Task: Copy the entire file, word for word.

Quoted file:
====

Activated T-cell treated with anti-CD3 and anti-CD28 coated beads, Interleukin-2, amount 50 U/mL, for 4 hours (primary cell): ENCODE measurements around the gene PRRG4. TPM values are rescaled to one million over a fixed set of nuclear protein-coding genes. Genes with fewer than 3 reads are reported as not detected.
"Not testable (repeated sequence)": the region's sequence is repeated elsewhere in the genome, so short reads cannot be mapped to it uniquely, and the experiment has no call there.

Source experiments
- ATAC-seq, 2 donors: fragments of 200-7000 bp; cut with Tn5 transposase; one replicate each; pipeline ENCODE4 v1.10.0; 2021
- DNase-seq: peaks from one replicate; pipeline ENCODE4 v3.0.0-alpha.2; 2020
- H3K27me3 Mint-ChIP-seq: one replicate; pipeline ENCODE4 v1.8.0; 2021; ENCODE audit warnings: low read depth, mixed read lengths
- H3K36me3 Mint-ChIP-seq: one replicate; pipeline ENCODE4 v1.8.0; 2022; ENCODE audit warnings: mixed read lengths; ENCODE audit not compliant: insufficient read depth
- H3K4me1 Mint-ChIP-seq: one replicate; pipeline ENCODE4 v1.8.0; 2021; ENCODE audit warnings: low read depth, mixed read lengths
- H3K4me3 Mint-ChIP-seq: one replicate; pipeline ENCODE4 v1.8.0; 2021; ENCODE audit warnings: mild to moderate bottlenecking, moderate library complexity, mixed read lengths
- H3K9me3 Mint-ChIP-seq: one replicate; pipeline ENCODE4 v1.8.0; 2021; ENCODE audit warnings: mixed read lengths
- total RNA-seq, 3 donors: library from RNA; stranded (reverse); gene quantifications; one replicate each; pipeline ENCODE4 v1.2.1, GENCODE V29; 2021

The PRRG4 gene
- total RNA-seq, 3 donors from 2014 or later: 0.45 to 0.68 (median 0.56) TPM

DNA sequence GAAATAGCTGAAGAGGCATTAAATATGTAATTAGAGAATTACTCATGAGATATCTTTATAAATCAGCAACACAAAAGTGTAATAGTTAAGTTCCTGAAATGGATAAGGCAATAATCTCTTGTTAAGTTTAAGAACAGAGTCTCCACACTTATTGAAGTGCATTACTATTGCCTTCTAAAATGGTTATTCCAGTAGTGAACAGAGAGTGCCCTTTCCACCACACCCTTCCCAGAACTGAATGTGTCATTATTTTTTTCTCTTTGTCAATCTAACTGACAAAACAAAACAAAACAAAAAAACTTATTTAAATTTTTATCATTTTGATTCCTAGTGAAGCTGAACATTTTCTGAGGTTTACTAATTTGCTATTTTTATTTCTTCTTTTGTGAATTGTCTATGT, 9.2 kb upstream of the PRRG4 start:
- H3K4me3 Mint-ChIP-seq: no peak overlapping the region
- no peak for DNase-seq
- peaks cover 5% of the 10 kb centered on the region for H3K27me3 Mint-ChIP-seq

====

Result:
Activated T-cell treated with anti-CD3 and anti-CD28 coated beads, Interleukin-2, amount 50 U/mL, for 4 hours (primary cell): ENCODE measurements around the gene PRRG4. TPM values are rescaled to one million over a fixed set of nuclear protein-coding genes. Genes with fewer than 3 reads are reported as not detected.
"Not testable (repeated sequence)": the region's sequence is repeated elsewhere in the genome, so short reads cannot be mapped to it uniquely, and the experiment has no call there.

Source experiments
- ATAC-seq, 2 donors: fragments of 200-7000 bp; cut with Tn5 transposase; one replicate each; pipeline ENCODE4 v1.10.0; 2021
- DNase-seq: peaks from one replicate; pipeline ENCODE4 v3.0.0-alpha.2; 2020
- H3K27me3 Mint-ChIP-seq: one replicate; pipeline ENCODE4 v1.8.0; 2021; ENCODE audit warnings: low read depth, mixed read lengths
- H3K36me3 Mint-ChIP-seq: one replicate; pipeline ENCODE4 v1.8.0; 2022; ENCODE audit warnings: mixed read lengths; ENCODE audit not compliant: insufficient read depth
- H3K4me1 Mint-ChIP-seq: one replicate; pipeline ENCODE4 v1.8.0; 2021; ENCODE audit warnings: low read depth, mixed read lengths
- H3K4me3 Mint-ChIP-seq: one replicate; pipeline ENCODE4 v1.8.0; 2021; ENCODE audit warnings: mild to moderate bottlenecking, moderate library complexity, mixed read lengths
- H3K9me3 Mint-ChIP-seq: one replicate; pipeline ENCODE4 v1.8.0; 2021; ENCODE audit warnings: mixed read lengths
- total RNA-seq, 3 donors: library from RNA; stranded (reverse); gene quantifications; one replicate each; pipeline ENCODE4 v1.2.1, GENCODE V29; 2021

The PRRG4 gene
- total RNA-seq, 3 donors from 2014 or later: 0.45 to 0.68 (median 0.56) TPM

DNA sequence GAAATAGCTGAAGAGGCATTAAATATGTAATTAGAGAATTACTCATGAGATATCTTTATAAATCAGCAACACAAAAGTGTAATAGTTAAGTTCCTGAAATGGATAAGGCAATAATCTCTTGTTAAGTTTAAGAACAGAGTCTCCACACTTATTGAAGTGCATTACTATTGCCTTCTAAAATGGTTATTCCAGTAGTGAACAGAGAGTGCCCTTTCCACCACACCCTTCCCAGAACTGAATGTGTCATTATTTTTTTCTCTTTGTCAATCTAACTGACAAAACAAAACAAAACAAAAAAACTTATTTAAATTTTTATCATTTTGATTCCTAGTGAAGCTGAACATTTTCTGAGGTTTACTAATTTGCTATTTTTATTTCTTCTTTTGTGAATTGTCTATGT, 9.2 kb upstream of the PRRG4 start:
- H3K4me3 Mint-ChIP-seq: no peak overlapping the region
- no peak for DNase-seq
- peaks cover 5% of the 10 kb centered on the region for H3K27me3 Mint-ChIP-seq